With so many new technologies on everyone’s radar at the moment, just how can you be sure your IT budget is being spent wisely?
With so many new technologies on everyone’s radar at the moment – the Internet of Things, Big Data, Machine Learning, Artificial Intelligence – just how can you be sure your IT budget is being spent wisely?
IT budgets are usually comprised of three main elements:
• Maintenance, support and upgrades
• Regulatory requirements
It’s innovation that grabs all the headlines and attention, but for a small business – especially at the moment – the other two elements are, at least, equally important.
A big part of your IT budget is going to be lifecycle management. As recent NHS vulnerabilities have shown, it’s vital to regularly audit what you have, and stay ahead of any end of support/ end of life announcements from your suppliers.
Not upgrading when you need to leaves you open to security vulnerabilities that hackers can exploit – and means you won’t be supported by the vendor, even if you need their help when you upgrade. Plus, quite often, there won’t be an easy migration path if you leave it too long to upgrade.
Your migration path necessarily encompasses integration with other applications, assessing the data models being used, technologies and hardware, or changes to the user interfaces that demand additional staff training.
When you bear all these implications in mind, suddenly leaving an upgrade to the last minute doesn’t seem so wise – you don’t want to be designing staff training and testing applications in a hurry.
All this means, that before you spend anything on innovation, you need to be carefully and constantly auditing the critical (and non-critical) business systems you have in place, and allocating sufficient IT budget to allow you to manage and remediate risks as far in advance as possible.
Do you know when your critical business system is due to go out of support?
The impact of regulatory change will vary dramatically, depending on the industry in which you operate.
Financial services, for example, have a particularly onerous regulatory framework in which they must do business.
However, at the moment we are all facing game-changing regulations in the guise of the GDPR and the UK Government’s response to it.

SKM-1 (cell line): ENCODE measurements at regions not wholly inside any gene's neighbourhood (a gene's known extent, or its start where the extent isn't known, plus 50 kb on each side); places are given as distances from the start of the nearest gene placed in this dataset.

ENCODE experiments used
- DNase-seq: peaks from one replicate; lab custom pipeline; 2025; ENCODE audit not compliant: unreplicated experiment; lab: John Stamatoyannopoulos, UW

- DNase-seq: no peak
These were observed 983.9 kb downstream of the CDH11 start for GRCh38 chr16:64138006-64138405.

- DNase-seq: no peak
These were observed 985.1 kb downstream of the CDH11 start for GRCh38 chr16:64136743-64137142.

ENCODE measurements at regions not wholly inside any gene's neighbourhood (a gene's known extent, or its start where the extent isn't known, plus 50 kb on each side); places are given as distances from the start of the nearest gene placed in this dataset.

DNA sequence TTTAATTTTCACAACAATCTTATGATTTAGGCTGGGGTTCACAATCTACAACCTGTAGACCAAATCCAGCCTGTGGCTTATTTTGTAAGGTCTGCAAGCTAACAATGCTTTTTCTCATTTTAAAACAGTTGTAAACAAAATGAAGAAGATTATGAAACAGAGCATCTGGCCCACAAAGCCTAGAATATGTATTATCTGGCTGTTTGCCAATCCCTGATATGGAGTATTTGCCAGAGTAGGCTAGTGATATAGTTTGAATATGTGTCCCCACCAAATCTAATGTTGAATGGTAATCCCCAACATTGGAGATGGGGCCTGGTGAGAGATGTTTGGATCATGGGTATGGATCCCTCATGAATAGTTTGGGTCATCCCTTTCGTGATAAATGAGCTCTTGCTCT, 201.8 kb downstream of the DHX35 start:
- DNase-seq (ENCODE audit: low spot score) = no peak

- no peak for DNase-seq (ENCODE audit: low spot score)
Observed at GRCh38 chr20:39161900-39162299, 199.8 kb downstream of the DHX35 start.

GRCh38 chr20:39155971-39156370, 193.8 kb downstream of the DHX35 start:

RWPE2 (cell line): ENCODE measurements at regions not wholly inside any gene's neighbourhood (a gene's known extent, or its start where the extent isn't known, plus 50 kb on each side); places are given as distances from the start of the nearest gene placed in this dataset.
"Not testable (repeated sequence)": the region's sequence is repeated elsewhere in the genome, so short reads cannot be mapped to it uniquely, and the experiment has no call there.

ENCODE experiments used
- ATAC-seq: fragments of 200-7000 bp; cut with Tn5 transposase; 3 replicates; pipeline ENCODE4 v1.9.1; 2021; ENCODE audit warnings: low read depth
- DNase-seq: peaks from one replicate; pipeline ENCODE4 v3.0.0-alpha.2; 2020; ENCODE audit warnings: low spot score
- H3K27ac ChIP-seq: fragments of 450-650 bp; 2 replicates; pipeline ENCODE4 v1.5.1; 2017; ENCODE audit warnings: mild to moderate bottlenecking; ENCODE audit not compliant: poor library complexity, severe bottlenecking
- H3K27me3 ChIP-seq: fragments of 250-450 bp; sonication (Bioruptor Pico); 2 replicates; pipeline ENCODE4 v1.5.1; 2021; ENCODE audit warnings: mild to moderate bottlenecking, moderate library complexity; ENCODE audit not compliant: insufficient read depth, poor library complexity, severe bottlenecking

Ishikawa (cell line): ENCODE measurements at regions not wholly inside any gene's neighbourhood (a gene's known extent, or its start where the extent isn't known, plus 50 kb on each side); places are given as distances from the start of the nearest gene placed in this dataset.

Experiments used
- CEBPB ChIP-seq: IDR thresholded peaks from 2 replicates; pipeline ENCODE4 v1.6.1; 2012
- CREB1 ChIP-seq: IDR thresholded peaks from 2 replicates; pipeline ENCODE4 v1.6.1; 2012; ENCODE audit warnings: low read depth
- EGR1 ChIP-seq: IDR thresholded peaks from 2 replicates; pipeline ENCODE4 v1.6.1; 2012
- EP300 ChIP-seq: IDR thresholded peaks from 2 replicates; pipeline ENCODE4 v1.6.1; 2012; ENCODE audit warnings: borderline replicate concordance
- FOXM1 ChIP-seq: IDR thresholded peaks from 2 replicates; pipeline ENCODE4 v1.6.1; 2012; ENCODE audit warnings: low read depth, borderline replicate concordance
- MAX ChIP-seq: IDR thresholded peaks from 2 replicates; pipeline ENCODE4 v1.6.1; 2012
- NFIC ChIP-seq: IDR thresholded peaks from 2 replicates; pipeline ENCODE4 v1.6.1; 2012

Assessing its impact on your business and your necessary response to GDPR – and other relevant regulations and legislation – is vital to the successful operation of your business. Non-compliance can come with heavy financial and reputational consequences, so this must also be prioritised before the much sought-after innovation budget.
Everyone wants a slice of the innovation pie.
Someone within one department who wants the shiny new piece of software that is going to revolutionise their function should not be confused with business innovation. It might be the latest tool – but is it really going to deliver value to the business?
Innovation has to adopt a structured approach if it is to be successful.
It is important for you to have your innovation plan must be in place; don’t wait for someone else to think of a way to spend your budget for you.
Bending to the whims of different department heads is a strategy for failure. Innovation – and IT spend – has to be rooted in outcomes for the business as a whole.
Nor should innovation be at the mercy of the latest “next big thing”. Focusing on technology for its own sake is a recipe for unnecessary spending, not competitive advantage.
Instead of coming at it from the angle of “what can the Internet of Things do for my business?” we need to ask instead “what would make my customer’s lives better?” or “how can I expand the appeal of my widget to new audiences?” or “how can I reduce my operating costs?”.
If the Internet of Things can help with the answers to either of these three questions, then fine – invest away. But if it can’t, then perhaps the Internet of Things has little business being part of your innovation strategy.
Start with the business need – not the technology.
Although it might be tempting to rush at new technologies and attractive vendor propositions, IT spend must be strategic.
Housekeeping and security must come first. Responding to regulation second. And the sexy, shiny stuff? A sad third place; driven by business need, not the gleam in the vendor’s eye.
If you’d like help with your IT strategy, download our free IT Strategy guide here!
Grant McGregor can help you audit your existing infrastructure and policies. Our assistance can range from planning, maintenance, support and upgrades; to cyber security and accreditations; through to creating policies to respond to new or existing regulatory requirements; or helping with innovation analysis and strategy.
Contact us today on 0808 164 4142.
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